I’m a travel journalist and I used to be a problem flyer – now I’m a problem drinker

Despite jetting around the world for her job, Annabel Fenwick Elliott is terrified of turbulence and has tried everything – from therapy to apps for fearful flyers – to take the edge off. The only thing that works? Getting ‘quietly hammered’

Thursday 29 February 2024 11:44 GMT
Booze is the only way the author has found to alleviate her fear of flying
Booze is the only way the author has found to alleviate her fear of flying (Getty Images/iStockphoto)

It never occurred to me that my fear of flying and my alcohol consumption might be related until I was asked to write this article.

Indeed, if I cast my mind back to my earliest days of reckless alcohol consumption (chugging Smirnoff Ice in the park after GCSE exams doesn’t count because everyone was doing that), it was wine from a plastic cup on planes that started it all, my teenaged attempt to alleviate my terror of turbulence.

I’m not saying it’s good advice, but it did work. I don’t have ‘aviophobia’ anymore. Better still – and this is handy, given I’m a travel journalist and therefore spend a lot of time in the air – I would go as far as to say I get a thrill these days when the cabin shakes. Probably because I’m always drunk (it is still my rule, at the age of 36, to never, ever fly sober, not even on a 7am intercontinental hop) and booze, for me at least, makes things that are usually serious or scary, feel funny and interesting.

Annabel Fenwick Elliott finds she enjoys flying, as long as booze is involved (Annabel Fenwick Elliott)

Over the years, I assumed that I’d naturally outgrow my once intense fear of dying in a plane crash. It was only fairly recently when I was forced to fly dry for the first time as an adult (and only because I was pregnant) that I noticed my palms had broken into a sweat at the first ‘bing bong’ of the fasten seatbelts sign. The body remembers. I was en-route to Australia with my husband when the panic set in, and much to his concern for the wellbeing of our unborn child, my first instinct was to order a glass of fizz (the bubbles make it hit faster). Calm down everyone, I only had one.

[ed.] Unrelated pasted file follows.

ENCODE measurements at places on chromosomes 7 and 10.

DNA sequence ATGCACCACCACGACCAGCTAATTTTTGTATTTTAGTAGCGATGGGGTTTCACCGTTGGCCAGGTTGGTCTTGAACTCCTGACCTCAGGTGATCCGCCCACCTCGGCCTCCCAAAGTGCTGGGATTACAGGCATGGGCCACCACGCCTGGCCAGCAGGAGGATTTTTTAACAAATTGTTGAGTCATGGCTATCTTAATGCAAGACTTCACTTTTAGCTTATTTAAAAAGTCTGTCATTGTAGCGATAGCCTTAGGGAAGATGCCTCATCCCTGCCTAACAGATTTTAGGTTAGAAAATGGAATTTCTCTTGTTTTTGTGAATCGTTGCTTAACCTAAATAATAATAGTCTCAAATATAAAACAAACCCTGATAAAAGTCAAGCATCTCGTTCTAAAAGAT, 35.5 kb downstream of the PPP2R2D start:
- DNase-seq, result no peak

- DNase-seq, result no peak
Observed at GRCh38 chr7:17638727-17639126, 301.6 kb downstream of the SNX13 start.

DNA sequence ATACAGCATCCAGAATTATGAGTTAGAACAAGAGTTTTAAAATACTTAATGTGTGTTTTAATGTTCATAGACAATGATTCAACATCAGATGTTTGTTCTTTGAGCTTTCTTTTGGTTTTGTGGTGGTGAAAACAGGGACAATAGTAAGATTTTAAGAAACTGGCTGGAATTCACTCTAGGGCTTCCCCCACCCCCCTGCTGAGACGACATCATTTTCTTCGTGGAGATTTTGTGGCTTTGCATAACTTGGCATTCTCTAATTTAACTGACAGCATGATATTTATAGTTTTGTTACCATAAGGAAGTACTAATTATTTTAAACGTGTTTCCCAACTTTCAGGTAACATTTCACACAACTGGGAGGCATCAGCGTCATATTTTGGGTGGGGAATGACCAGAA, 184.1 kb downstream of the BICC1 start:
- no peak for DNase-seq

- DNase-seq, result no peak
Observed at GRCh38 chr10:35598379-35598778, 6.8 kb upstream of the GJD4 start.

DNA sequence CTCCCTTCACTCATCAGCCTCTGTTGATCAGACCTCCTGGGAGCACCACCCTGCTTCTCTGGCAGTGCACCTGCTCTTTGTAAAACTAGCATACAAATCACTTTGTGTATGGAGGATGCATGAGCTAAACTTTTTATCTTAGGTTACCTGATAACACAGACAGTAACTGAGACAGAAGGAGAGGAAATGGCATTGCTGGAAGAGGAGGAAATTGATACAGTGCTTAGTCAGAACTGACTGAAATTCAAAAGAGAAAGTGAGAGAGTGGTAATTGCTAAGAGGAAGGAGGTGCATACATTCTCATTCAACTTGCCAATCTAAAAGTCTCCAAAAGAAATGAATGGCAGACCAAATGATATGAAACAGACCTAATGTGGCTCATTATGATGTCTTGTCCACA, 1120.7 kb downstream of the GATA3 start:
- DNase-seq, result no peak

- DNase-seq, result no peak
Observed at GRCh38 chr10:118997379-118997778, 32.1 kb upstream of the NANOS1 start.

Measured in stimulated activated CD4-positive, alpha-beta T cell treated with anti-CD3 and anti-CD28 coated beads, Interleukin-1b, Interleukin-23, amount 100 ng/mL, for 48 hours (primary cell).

Now that I’m a mother, I no longer have the luxury of being a problem drinker. I’ve had therapy to better cope with my various demons, take medication to control my ADHD, and beta blockers if I have to do any public speaking. I never drink at home alone; only in social settings – which are rare, given I have a toddler. But at 35,000 feet? I doubt I will ever kick that habit.

Annabel says that her aim when drinking on board is to be left calm and sleepy (Annabel Fenwick Elliott)

Ridiculous problems call for equally silly solutions. Sensible fears (of commitment, boredom or giving speeches, for example) are rooted in logic or past trauma and are best tackled with professional help. Lizard brain terrors (such as of heights, spiders or in-flight calamities) are often immune to reason. It doesn’t matter that, according to Harvard University research, my odds of dying in a plane crash are just one in 11 million, compared to the much more likely one-in-5,000 chance of a fatal car accident. And no, modern apps like Turbulence Forecast, which aim to educate and prepare nervous flyers, are far too cerebral to dismantle such an irrational worry.

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I suspect I’m not alone in my recourse to booze. Whether because flying is cramped, unpleasant or downright terrifying, a plane’s fuselage (and the airport pubs that precede it) remain the only socially acceptable scenario in which to get quietly hammered on your own at any time of day. Booze might be banned on the London Underground but there would be mutiny if it was prohibited on a national airline.

I say ‘quietly hammered’ because this aspect is important. My goal when I guzzle on board – and I wish all passengers shared this – is not to have fun or worse, to get chatty. It is to be calm and sleepy in the best case scenario, or sufficiently lubricated for my impending death, should we end up in a nosedive towards the ocean. The latter may not be statistically likely, but neither is the prospect of my giving up this highly effective adolescent coping mechanism. If you are an aviophobic who hasn’t tried it yet (and you promise to behave yourself under the influence), it might just be worth a shot.

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